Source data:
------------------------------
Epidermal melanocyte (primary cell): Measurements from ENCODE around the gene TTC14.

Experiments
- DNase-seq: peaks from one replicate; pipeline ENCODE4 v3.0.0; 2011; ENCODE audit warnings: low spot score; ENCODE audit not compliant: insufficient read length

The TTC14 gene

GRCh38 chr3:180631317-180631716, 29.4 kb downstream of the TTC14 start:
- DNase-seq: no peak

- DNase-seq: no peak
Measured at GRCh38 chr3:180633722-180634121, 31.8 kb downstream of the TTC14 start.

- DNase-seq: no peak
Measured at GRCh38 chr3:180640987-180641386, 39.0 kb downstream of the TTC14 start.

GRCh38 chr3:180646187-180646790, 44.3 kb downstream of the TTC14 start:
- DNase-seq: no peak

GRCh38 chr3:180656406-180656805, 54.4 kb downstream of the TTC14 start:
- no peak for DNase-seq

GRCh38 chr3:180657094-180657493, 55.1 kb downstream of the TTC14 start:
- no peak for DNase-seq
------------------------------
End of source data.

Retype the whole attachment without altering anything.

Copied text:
Epidermal melanocyte (primary cell): Measurements from ENCODE around the gene TTC14.

Experiments
- DNase-seq: peaks from one replicate; pipeline ENCODE4 v3.0.0; 2011; ENCODE audit warnings: low spot score; ENCODE audit not compliant: insufficient read length

The TTC14 gene

GRCh38 chr3:180631317-180631716, 29.4 kb downstream of the TTC14 start:
- DNase-seq: no peak

- DNase-seq: no peak
Measured at GRCh38 chr3:180633722-180634121, 31.8 kb downstream of the TTC14 start.

- DNase-seq: no peak
Measured at GRCh38 chr3:180640987-180641386, 39.0 kb downstream of the TTC14 start.

GRCh38 chr3:180646187-180646790, 44.3 kb downstream of the TTC14 start:
- DNase-seq: no peak

GRCh38 chr3:180656406-180656805, 54.4 kb downstream of the TTC14 start:
- no peak for DNase-seq

GRCh38 chr3:180657094-180657493, 55.1 kb downstream of the TTC14 start:
- no peak for DNase-seq